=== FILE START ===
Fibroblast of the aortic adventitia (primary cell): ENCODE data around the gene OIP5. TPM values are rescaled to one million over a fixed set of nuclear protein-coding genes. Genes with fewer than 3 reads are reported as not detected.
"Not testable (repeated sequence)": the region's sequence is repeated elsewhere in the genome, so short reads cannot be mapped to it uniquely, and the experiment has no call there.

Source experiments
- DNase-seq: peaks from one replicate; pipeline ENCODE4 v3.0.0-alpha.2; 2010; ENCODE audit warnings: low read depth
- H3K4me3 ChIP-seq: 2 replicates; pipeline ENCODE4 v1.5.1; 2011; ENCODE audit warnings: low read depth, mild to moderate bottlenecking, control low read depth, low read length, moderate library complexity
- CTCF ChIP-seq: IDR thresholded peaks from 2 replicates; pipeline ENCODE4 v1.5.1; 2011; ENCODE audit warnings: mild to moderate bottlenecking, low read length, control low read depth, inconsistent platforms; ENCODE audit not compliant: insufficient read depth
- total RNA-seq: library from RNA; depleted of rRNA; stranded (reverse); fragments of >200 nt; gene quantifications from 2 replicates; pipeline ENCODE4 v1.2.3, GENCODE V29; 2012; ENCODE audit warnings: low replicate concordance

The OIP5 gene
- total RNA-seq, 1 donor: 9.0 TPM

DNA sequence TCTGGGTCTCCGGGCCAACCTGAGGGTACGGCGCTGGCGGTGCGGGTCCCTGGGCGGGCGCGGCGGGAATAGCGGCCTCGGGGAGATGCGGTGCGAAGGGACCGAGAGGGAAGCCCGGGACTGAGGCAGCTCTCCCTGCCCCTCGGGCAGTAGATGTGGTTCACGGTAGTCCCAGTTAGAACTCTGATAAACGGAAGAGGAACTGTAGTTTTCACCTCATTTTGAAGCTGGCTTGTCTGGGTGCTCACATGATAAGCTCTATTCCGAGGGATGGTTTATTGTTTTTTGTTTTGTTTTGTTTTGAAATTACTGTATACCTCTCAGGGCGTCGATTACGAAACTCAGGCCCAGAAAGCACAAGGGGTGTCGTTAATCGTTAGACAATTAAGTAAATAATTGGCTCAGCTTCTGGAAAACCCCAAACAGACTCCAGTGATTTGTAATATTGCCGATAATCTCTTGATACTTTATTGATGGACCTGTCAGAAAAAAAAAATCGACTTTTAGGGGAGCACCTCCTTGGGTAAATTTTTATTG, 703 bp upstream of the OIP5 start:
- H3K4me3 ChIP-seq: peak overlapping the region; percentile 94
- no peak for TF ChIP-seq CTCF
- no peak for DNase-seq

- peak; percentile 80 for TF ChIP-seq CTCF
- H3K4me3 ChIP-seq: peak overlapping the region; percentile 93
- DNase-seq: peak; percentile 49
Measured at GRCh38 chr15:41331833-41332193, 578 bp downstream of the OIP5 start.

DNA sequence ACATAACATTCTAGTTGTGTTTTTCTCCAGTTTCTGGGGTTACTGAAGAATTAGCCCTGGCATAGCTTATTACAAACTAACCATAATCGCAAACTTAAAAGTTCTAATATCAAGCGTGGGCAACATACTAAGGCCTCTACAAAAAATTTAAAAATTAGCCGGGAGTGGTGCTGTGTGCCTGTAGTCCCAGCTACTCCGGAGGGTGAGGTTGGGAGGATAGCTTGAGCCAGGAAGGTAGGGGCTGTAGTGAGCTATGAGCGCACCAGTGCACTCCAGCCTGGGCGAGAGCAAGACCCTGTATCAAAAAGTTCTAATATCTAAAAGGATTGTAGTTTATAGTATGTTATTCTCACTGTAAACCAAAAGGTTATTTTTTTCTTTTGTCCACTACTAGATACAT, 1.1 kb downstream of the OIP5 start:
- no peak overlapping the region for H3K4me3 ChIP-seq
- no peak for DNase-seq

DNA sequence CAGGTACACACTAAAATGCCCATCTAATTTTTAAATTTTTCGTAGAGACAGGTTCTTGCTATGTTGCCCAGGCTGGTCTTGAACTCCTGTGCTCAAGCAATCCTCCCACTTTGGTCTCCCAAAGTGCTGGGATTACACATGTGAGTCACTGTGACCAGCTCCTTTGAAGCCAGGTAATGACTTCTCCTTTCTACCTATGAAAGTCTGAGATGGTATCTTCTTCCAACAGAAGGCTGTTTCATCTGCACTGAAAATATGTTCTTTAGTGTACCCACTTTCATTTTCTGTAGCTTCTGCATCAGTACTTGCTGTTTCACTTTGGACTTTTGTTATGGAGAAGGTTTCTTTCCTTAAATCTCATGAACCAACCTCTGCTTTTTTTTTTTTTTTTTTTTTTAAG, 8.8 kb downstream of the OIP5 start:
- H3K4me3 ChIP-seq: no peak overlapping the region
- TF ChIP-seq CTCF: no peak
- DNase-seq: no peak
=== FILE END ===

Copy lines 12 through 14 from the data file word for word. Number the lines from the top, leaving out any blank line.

- no peak for TF ChIP-seq CTCF
- no peak for DNase-seq

- peak; percentile 80 for TF ChIP-seq CTCF